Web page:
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Homepage. This page: Original photos of a 1966 Mini-based Wolseley Hornet.
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Wolseley Hornet.

Oddly, photos of pre-war Wolseley Hornet Special sportscars have turned up on a number of occasions during OCC's life, yet it took until 2018 for any period snapshots of its 1960's namesake, the Wolseley Hornet, to be found. In-period photos of its cousin within the BMC (British Motor Corporation) empire, the Riley Elf, remain elusive, although happily the car on which both are based - the Mini - features extensively.
But back to the subject of this page, the Wolseley Hornet, and in particular, a grey 1966 Hornet that belonged to Andrew Willoughby's father at the end of the 1960s.
(Please click the thumbnail to view the full-size image.)
Wolseley Hornet front view
Andrew offers the following insight into the ownership of the car featured here, and its characteristics (some by design, others due to this car's specific history with a previous owner).

A crash-prone car.

"By 1969, father was wanting to change the family car again. The A40 Farina [this features on the A40 Mk2 page, RJ] would only be seven years old but it was looking tired, and he wanted something better, so he sold it privately for just 80 pounds. Kennings in West Park, Harrogate, gladly took his 415 pounds for a three-year-old Wolseley Hornet. It was a super little car. Two-tone shiny grey paintwork. Red leather seats. And a 998cc engine that just loved to rev. As a fifteen-year-old kid, I loved screaming it through the gears on an old WW2 airfield. Later Mini 1000s were less perky, due to higher gearing, but the Hornet Mk2 was best, with a 998 engine and low gearing. On holidays we went as far away as Cornwall, and north of Edinburgh."
"It was a Wolseley Hornet Mk 2, based very much on the Mini, but with an obvious boot and the not-so-obvious longer wheelbase shared with the van. You would expect a longer floor, but instead there was a separate panel extending the floor by a few inches. I always felt it was wrong to have a central speedo, so I moved it to the driver's side. With a simple piece of aluminium, covered in red leathercloth, the speedo cable from an Austin 1100, and nineteen lengths of wire, the instruments were re-positioned straight in front of the driver. It just looked right. This was 1970, with the car 4 years old, and me aged sixteen.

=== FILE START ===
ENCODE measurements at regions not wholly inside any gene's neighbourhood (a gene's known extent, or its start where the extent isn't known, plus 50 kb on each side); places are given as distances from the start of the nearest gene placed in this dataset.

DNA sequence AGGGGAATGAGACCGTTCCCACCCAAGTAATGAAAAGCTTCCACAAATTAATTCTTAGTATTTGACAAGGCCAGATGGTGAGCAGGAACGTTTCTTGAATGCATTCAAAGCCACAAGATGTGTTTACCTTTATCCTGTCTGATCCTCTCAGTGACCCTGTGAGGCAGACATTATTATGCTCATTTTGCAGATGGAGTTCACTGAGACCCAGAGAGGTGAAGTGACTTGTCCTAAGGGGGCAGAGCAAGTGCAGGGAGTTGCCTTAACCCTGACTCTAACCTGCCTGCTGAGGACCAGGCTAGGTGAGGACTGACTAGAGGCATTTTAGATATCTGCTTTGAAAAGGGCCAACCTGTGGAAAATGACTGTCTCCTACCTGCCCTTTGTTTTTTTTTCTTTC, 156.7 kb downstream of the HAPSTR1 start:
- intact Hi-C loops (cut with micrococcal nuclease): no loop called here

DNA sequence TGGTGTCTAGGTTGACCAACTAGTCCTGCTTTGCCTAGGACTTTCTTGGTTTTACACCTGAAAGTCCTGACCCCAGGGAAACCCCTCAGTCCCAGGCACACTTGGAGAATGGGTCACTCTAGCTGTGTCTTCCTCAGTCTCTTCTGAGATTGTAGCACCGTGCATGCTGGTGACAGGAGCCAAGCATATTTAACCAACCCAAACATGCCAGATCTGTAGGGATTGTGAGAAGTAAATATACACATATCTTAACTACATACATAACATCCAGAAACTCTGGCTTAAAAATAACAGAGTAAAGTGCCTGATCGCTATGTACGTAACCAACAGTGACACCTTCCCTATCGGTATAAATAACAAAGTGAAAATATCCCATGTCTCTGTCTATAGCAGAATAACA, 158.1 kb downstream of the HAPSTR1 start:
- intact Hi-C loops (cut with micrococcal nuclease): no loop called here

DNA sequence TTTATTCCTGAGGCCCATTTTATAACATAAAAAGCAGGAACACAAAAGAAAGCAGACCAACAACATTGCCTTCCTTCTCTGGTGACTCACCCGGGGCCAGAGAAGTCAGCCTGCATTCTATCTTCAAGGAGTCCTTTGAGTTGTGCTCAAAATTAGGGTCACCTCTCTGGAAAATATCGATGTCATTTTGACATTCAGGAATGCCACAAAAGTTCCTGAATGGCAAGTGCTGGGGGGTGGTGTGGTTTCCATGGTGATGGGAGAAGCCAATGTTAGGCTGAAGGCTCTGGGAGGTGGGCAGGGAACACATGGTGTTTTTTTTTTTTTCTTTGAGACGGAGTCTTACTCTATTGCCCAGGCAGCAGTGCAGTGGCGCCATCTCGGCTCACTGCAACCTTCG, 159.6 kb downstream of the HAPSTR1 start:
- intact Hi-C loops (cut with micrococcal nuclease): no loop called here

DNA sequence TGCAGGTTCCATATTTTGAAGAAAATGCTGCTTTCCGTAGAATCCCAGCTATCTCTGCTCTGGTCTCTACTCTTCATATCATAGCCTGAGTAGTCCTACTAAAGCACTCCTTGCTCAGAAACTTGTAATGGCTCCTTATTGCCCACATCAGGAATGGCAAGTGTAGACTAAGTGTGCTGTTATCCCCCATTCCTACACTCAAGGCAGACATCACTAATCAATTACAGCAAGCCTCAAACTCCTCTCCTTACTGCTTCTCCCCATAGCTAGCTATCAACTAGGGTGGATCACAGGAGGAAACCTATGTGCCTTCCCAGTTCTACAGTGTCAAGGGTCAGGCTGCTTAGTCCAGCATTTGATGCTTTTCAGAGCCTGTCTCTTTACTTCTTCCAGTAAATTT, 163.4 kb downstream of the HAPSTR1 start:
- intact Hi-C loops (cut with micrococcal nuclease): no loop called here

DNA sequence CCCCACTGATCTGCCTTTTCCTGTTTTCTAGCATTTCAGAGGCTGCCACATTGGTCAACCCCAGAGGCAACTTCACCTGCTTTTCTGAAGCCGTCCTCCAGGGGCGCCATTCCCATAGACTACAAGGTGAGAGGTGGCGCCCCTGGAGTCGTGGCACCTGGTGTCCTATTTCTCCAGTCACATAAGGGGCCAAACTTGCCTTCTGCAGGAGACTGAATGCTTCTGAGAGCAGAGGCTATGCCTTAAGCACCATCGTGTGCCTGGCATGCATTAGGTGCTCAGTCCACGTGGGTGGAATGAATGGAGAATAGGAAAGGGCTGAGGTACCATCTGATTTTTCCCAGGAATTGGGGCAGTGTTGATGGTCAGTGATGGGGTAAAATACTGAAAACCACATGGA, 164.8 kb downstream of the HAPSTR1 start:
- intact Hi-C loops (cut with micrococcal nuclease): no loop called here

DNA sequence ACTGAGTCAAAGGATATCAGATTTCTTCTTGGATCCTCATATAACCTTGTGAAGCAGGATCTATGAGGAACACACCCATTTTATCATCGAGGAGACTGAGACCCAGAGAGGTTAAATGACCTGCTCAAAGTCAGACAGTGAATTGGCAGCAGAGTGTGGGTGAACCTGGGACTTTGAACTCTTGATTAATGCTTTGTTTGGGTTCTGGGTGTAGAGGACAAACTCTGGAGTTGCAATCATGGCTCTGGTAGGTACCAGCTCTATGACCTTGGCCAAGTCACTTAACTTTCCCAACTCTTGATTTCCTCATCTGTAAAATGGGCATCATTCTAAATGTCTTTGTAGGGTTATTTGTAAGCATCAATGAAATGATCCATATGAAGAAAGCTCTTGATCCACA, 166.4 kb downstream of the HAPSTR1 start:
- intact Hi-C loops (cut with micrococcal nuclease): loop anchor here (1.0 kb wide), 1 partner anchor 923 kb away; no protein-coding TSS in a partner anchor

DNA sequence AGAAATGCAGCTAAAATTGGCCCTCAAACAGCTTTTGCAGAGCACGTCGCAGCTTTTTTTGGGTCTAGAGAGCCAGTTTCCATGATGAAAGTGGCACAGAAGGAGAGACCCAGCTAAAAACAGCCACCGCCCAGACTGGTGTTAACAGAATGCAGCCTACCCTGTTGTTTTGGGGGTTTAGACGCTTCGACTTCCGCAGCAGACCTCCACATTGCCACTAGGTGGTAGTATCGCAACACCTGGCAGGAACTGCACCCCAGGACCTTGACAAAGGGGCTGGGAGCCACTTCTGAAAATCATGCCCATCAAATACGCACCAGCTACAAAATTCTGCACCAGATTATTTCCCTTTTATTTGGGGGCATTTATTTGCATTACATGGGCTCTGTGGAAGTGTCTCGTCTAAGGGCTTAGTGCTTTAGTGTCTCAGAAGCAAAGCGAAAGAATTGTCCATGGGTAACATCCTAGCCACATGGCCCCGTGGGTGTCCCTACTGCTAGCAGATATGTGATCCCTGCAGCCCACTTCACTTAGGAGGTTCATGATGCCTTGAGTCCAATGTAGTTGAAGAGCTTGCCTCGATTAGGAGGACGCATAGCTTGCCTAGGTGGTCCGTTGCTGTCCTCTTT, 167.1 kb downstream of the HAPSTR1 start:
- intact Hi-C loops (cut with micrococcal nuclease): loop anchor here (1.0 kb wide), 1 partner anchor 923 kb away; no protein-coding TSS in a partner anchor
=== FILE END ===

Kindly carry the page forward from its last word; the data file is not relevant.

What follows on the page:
Grey 1966 Wolseley Hornet
"The bodywork never seemed right, and it seemed to like crashing! Before our ownership it had been in a serious crash. All the body seams rusted continually. Seams around the wings, gutters -- any seam rusted. And eventually we found why it cornered better around left-hand bends than right. In the crash, one of the rear suspension radius arms was bent and not replaced. Then there was the steering. In the impact, the driver was thrown against the steering wheel and bent the steering column. Eventually the pinion in the 'rack and pinion' steering decided it had had enough, and snapped! As a sixteen-year-old, I had to learn how to drop the front subframe and remove the rack and pinion. Then learn how to strip the assembly and fit a replacement pinion, secondhand of course, from a rusty old Mini rack left in the rain."
"A great car to drive but everything went wrong. Wings were replaced, as were sills, brakes, petrol pump, starter, dynamo, and as a young teenager I didn't always appreciate that cheap pattern parts were not always the best quality. Engine mountings and clutch all needed replacing. But also the accidents continued. It grew a long deep scrape down one side when left in a pub car park. A lorry shunted it from behind when dad stopped at roadworks. When I was seventeen, a Police sergeant on point duty waved me on but forgot to stop traffic from the other road. And one evening, a car just pulled out in front of me. None of this was serious, but it just seemed to attract bumps. Eventually, and approaching a hundred thousand miles, I popped an eleven hundred engine in and resprayed the car grey with a red roof. It would be eleven years old when it was replaced by a Hillman Imp. But the rear subframe was original, and all the brake pipes too. So many repairs meant everything had been oiled so many times, so less rust underneath."
Thanks for the write-up Andrew, very entertaining, there's no substitute for reading about old cars as experienced by owners first-hand, when they were current - or near-current - models. Unsurprisingly, a check of DVLA shows no sign of MWT 679D still being in existence. Andrew would go on to own an example of the similar Riley Elf, and photos of that car now appear on this page.
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